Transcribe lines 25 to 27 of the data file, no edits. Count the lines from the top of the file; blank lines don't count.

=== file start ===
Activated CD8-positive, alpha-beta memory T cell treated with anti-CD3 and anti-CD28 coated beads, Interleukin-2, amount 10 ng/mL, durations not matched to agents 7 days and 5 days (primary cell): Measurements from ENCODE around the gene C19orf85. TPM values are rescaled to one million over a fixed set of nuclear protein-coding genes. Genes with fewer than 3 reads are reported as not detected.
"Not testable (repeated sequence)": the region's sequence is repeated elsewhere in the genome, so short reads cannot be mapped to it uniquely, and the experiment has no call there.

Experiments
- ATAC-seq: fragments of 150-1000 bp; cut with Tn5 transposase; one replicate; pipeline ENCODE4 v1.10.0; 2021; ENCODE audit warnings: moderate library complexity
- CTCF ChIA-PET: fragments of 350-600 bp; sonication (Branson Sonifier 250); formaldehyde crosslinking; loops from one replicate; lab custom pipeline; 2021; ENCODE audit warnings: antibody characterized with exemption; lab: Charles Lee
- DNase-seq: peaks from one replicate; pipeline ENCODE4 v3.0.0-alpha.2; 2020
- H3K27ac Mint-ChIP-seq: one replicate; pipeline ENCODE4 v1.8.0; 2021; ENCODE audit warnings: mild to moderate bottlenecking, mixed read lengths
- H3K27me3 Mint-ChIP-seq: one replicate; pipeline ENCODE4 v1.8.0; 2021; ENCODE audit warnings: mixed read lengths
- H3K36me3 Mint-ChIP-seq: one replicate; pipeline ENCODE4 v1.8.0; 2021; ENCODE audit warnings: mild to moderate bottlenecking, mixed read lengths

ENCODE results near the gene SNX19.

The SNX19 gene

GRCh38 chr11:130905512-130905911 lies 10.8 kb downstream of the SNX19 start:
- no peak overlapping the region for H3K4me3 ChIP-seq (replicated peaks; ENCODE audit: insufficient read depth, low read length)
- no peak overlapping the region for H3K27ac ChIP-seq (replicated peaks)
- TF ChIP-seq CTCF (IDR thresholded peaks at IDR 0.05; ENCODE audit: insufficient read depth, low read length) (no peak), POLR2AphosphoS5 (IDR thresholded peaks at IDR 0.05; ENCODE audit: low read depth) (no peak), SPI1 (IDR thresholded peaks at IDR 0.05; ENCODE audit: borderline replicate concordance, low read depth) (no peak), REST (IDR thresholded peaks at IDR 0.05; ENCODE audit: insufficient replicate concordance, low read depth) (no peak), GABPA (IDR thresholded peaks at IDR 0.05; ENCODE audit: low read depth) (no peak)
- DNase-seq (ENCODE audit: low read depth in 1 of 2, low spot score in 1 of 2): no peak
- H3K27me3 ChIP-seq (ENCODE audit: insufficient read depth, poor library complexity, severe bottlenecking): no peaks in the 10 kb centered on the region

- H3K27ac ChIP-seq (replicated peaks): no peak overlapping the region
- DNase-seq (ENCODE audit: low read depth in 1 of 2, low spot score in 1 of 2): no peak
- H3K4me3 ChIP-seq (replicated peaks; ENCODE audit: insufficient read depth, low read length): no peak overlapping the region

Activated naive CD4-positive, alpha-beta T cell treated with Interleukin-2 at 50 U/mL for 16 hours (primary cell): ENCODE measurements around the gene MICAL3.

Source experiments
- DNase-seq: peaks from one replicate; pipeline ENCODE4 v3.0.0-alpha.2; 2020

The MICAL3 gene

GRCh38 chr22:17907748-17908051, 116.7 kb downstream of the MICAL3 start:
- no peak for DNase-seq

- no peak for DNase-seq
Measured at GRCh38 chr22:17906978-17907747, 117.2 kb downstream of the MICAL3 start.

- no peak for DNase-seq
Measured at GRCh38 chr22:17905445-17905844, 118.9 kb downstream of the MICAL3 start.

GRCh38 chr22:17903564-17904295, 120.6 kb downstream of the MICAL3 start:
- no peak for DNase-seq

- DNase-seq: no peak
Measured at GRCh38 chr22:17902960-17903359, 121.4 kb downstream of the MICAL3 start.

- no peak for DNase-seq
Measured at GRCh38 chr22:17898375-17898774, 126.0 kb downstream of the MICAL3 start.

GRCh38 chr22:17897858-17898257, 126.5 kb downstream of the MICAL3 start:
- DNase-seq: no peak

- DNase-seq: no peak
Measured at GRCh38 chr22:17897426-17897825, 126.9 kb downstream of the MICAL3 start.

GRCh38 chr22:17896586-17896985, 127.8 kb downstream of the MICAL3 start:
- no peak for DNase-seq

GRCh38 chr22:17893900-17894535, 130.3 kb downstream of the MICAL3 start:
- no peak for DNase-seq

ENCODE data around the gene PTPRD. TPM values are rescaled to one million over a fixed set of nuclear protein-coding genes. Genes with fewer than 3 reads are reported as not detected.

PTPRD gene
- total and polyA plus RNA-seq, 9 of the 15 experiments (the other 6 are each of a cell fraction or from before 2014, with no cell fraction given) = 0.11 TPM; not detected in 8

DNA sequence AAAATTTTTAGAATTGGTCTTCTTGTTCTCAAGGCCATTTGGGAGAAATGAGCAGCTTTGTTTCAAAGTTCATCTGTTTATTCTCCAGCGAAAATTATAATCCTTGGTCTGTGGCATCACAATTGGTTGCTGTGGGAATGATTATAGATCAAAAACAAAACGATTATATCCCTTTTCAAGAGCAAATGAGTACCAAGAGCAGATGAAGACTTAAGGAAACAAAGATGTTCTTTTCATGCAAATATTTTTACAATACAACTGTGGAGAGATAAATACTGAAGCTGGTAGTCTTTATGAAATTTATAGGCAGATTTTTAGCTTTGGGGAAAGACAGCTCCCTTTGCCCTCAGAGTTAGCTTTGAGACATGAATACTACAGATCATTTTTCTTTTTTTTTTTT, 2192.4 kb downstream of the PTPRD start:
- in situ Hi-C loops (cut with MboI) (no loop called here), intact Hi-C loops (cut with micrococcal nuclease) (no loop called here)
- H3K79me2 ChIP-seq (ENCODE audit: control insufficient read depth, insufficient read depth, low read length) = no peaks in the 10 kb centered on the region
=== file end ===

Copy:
GRCh38 chr22:17907748-17908051, 116.7 kb downstream of the MICAL3 start:
- no peak for DNase-seq

- no peak for DNase-seq